If there is anything more disturbing than injustice perpetrated by fanaticism, it is the attempts by fanatics to excuse their abuse of power. In this compelling study of medieval inquisitors in Europe from the 11th to 14th centuries, Karen Sullivan attempts to comprehend the reasons why well-meaning people might believe that torture and death serve a higher purpose.
Sullivan begins her book with a chilling account of the medieval inquisitor at work, riding into town, preaching to the assembled congregation, rounding up heretics, receiving their confessions, and then handing the guilty over to the secular authorities to be imprisoned or, more often than not, burned alive. Townspeople were encouraged to testify in secret against their neighbours, while the accused, not knowing their accusers or the charges against them, were unable to defend themselves. Like the anti-Communist witch-hunts of the McCarthy era in the US, every denial was construed as deception and every claim of innocence was taken as proof of guilt.
The book comprises seven case studies, including: Bernard of Clairvaux (1090-1153), leading light of the Cistercian movement; Dominic Guzmán (1170-1221), the founder of the Dominican order of friars; and Bernard Gui (1261-1331), who appears as a truly frightening character in Umberto Eco's 1980 novel, The Name of the Rose. According to Sullivan, even allowing for novelistic invention, Eco's portrait of Gui as an inquisitor who enjoyed performing before audiences of terrified onlookers is not far off the mark.
As a literary historian, Sullivan uses contemporary records and biographies to piece together the "inner lives" of these inquisitors and how they explained their work to themselves and others. Making a binary distinction between the religious ideals of "charity" and "zeal", Sullivan argues that most of the inquisitors struggled to reconcile their duty to love all humankind with their duty to protect ordinary people from the ill effects of heresy. For many, the zeal of prosecution proved more stimulating than the charity of forgiveness.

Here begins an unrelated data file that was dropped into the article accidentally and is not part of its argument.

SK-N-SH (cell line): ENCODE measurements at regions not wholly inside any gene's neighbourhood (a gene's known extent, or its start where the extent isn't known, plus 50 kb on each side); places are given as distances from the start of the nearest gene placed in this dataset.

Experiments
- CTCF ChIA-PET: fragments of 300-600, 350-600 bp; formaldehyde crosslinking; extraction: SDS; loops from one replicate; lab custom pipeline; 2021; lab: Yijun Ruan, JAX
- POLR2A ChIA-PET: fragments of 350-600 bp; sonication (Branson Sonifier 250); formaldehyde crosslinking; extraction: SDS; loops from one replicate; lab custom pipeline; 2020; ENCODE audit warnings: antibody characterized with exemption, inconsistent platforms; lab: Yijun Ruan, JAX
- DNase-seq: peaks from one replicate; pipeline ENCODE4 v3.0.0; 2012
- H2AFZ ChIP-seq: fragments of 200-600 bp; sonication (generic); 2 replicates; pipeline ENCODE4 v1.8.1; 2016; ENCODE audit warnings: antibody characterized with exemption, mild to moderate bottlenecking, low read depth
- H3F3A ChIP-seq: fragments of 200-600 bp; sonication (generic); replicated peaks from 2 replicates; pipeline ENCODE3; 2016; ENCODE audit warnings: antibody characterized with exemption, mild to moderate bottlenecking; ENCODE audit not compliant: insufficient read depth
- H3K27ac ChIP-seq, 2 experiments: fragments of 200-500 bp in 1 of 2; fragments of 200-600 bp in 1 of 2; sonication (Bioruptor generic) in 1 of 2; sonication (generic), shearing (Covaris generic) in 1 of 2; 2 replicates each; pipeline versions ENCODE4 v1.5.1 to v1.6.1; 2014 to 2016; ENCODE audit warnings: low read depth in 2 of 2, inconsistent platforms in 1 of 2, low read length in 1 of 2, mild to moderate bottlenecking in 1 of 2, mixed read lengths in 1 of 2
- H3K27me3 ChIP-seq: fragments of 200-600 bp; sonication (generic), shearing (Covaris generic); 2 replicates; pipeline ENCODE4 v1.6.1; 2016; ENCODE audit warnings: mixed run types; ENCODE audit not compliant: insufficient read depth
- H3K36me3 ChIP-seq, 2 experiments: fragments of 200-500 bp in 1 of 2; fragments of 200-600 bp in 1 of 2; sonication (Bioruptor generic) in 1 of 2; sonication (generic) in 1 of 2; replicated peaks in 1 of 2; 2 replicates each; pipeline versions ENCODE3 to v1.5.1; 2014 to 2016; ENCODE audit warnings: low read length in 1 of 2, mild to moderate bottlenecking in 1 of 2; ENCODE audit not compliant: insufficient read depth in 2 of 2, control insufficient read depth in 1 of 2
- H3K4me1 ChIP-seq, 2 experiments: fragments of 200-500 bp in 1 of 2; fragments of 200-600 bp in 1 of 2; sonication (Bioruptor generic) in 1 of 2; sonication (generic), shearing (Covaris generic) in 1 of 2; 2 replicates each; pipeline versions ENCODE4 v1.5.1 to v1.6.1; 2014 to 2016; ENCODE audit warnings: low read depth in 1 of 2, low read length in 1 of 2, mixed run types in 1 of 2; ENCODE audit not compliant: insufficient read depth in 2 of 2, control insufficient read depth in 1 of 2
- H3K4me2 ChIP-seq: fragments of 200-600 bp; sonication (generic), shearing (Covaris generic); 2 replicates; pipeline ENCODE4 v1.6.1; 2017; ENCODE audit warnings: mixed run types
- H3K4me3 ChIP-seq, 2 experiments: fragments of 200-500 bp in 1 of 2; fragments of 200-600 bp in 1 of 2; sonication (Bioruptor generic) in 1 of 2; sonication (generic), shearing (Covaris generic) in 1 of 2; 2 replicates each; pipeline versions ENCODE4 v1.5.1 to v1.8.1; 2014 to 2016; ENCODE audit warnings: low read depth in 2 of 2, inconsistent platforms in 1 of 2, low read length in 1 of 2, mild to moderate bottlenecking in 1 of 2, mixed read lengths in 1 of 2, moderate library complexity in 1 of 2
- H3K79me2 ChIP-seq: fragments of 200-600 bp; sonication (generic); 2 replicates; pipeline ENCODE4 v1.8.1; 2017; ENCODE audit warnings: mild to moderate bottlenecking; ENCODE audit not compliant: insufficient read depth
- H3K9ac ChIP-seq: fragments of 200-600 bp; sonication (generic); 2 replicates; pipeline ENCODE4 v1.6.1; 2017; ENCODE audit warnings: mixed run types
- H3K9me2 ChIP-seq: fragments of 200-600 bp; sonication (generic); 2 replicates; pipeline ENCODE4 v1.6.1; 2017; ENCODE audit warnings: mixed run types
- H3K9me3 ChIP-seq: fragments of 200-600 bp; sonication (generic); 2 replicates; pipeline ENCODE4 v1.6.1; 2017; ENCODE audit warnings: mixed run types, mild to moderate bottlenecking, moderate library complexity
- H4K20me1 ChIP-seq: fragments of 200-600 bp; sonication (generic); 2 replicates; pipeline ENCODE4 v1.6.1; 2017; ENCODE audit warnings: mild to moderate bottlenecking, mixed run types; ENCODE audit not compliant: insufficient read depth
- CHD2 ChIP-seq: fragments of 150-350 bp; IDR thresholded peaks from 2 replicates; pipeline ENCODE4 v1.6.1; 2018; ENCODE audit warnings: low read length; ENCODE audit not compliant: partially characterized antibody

Conrad of Marburg (1180/90-1233), appointed by Pope Gregory IX and arguably the first official inquisitor, had an "enthusiasm for burning countless suspected heretics after what appear to have been only perfunctory trials". According to his penitential framework of belief, an accused who was not guilty of heresy would still be guilty of something, since all humans were sinners. Conrad's brutal treatment of Princess Elizabeth of Hungary, whom he beat regularly into submission while isolating her from her children and friends, was justified by his desire to help her find freedom through obedience and joy through patience. A prototype of Patient Griselda, Elizabeth apparently endured and even welcomed her punishments as taking her closer to God.
It is reassuring to know that the inquisitors did not always carry hegemonic opinion with them. Having overreached himself with the zealous pursuit of heretics into the higher echelons of the nobility, Conrad was himself tried in court and subsequently assassinated. Alone among the seven cases presented here, Bernard Délicieux (1260-1319/20) turned his zeal towards an active campaign against inquisitions, arguing that heretics do not pre-exist inquisition but are, as we might now say, a discursive construct of that very process.
Sullivan writes as a dispassionate narrator who withholds judgement, and to some extent she succeeds in showing us that the world of the medieval inquisitors was morally more complex than we might think. But her final equivocation over the roles of aggressor and victim underplays the massive power imbalance between inquisitors and heretics, which allowed inquisitors to use their institutional and spiritual authority to torment others in the belief that God was on their side.
The Inner Lives of Medieval Inquisitors
By Karen Sullivan. University of Chicago Press. 312pp, £29.00. ISBN 9780226781679. Published 25 March 2011